EU under tight schedule for ‘interoperable’ summer COVID apps

Welcome screen of German Corona Warn App contact tracing with white face mask on wooden surface. [Shutterstock]

The European Commission is putting the final touches to its “interoperability gateway,” a system that allows different contact tracing apps across member states to function with one another.

However, the executive is under pressure to deliver the platform in time for the summer break, in order to facilitate cross-border travel during the holiday period.

Commission Vice-President Margaritis Schinas said on Wednesday (15 July), that the college of Commissioners had approved “a set of criteria for ensuring interoperability between the different tracing apps being developed” that would facilitate the establishment of a new digital infrastructure allowing for communication of information between national servers.

This system, the so-called interoperability gateway, consists of an interface to exchange pseudonymised information from national contact tracing apps between EU countries securely.

An EU official told EURACTIV on Wednesday that the “final step” of implementing the new system is underway and “resources are being secured by the Commission to build and operate the gateway service and support Member States in adapting their apps so that they participate in the interoperability solution.”

However, it is understood that following yesterday’s (15 July) decision by the Commission to approve measures supporting the establishment of the gateway, piloting of the new system is only likely to start over the course of the summer, meaning that the technology may not be up and running in time for holidaymakers to use it for cross-border travel this summer.

With the tight deadline in mind, the EU source informed EURACTIV however that once this pilot stage  is concluded, “a swift deployment of the solution will follow.”

For citizens themselves, the establishment of the interoperability platform means that they would only have to install one contact tracing app, should they decide to embark on cross-border travel in the EU this summer, and wish to voluntarily make use of the technology on offer.

“Interoperability is crucial, so that wide, voluntary take-up of national tracing and warning apps can support the relaxing of confinement measures and the lifting of restrictions of freedom of movement throughout the EU,” a Commission statement read on Wednesday.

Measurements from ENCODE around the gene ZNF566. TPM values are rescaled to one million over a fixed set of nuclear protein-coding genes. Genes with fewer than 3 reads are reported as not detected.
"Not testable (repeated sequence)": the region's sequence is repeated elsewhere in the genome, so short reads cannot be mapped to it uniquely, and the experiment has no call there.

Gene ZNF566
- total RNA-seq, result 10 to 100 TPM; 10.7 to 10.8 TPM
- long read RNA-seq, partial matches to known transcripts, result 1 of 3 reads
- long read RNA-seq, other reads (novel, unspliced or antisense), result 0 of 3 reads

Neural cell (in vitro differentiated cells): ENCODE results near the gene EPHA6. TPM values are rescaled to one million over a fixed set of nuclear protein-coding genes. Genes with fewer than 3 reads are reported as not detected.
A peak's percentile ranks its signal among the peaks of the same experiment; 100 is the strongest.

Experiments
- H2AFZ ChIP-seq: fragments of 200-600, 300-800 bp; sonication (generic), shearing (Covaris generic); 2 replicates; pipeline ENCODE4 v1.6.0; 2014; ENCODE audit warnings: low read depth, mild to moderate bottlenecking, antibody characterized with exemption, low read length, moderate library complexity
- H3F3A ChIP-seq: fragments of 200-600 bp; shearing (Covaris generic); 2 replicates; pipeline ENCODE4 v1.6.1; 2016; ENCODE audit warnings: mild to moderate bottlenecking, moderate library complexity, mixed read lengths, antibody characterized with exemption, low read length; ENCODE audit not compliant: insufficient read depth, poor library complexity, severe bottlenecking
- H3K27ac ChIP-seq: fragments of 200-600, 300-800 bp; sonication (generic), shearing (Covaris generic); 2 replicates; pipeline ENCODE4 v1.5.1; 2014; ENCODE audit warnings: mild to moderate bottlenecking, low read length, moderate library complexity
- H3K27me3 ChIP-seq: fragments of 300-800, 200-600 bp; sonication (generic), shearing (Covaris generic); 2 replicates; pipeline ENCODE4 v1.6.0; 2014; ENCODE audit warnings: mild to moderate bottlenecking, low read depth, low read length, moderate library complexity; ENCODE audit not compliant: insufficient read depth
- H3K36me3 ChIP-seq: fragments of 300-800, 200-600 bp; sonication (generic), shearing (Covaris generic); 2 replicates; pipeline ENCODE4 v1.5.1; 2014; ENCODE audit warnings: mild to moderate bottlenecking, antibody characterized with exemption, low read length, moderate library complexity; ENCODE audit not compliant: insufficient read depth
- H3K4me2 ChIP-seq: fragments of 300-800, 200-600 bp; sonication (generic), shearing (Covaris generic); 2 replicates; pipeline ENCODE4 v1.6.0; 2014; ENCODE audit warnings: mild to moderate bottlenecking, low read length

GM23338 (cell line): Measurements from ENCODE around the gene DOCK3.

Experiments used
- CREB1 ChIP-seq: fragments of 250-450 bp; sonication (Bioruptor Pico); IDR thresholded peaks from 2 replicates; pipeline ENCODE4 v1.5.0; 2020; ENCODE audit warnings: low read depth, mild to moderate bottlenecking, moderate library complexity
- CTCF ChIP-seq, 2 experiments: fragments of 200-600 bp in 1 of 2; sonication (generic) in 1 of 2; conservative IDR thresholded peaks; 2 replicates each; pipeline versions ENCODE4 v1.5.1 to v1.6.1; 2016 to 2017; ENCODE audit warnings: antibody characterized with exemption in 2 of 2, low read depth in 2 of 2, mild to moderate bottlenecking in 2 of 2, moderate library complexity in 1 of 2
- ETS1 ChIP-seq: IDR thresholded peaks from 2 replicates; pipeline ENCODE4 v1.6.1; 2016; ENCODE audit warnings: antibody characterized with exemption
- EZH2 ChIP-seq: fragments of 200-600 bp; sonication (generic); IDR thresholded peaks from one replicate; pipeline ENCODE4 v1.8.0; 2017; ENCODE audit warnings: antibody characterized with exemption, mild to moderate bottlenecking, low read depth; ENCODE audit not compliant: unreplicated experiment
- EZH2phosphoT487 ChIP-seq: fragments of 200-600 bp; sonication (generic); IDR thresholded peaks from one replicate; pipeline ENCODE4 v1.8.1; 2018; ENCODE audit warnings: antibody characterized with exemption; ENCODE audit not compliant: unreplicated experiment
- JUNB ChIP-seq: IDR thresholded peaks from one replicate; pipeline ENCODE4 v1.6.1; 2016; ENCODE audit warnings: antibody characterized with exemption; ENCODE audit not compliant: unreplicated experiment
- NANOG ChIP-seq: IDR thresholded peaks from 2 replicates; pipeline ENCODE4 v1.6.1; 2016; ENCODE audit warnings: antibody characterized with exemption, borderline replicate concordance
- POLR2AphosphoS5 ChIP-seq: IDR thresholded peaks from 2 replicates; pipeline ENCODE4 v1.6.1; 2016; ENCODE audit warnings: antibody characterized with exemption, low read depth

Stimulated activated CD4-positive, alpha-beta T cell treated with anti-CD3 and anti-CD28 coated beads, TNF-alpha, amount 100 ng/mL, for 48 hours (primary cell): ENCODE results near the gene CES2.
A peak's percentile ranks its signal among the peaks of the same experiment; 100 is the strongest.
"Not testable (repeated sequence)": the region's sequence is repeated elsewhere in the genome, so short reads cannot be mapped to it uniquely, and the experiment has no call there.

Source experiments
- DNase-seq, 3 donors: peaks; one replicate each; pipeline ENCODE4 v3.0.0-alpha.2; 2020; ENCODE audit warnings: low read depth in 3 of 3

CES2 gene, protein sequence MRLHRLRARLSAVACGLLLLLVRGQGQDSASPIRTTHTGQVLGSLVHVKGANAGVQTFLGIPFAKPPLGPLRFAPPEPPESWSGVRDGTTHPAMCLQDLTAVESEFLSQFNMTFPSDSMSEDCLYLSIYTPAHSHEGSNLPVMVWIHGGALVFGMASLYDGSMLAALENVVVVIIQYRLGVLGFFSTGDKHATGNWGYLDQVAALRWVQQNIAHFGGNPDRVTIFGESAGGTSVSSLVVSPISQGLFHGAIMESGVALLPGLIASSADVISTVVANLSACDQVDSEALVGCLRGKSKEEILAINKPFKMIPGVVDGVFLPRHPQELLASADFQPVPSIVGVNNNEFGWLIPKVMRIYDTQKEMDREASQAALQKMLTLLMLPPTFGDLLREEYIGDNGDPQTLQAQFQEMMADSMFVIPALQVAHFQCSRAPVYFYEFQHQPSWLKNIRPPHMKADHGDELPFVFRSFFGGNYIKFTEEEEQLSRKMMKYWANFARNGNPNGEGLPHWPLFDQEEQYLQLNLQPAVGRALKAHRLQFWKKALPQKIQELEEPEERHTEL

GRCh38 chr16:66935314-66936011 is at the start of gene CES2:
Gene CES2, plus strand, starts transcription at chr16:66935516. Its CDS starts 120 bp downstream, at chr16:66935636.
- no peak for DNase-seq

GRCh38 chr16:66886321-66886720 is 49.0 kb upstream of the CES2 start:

Summer not lost

The EU’s Vice-President for digital matters, Margrethe Vestager, had previously said that without the use of interoperable contact tracing apps across the continent, the EU would find it very difficult to “open up to the degree that we would want to.”

“We all hope that summer is not lost and that we will have a vacation,” she told Parliament’s Internal Market committee in May.

Moreover, successive meetings of EU ministers have highlighted the need for a swift interoperable system to be deployed that would allow for the opening up of borders.

A readout of a meeting between EU Telecommunications ministers in May stated that the “ministers came to an understanding that the contact tracing apps would have high importance for the gradual relaxation of various national measures, including the opening of borders.”

“In this sense, a coordinated approach and the inter-operability at EU level is needed.”

Mandatory app?

Some EU leaders, however, have called for more ambitious objectives in the EU’s formulation of contact tracing.

Rather than a voluntary take-up of contact tracing applications, Slovenian Prime Minister Janez Janša recently said that applications should be made mandatory as a means of helping the European Union transition out of the public health crisis.

Normal life, Janša said, could only be reintroduced in Europe “if we create a new digital application for virus tracking, which is not totally voluntary.”

The Slovenian Prime Minister, who was speaking on a virtual panel alongside Hungarian Prime Minister Viktor Orbán and Serbian President Aleksandar Vučić last week, added that such a mandatory application “is the only alternative” to opening up Europe’s touristic industries again and that there should be a single EU application.

(Edited by Frédéric Simon)

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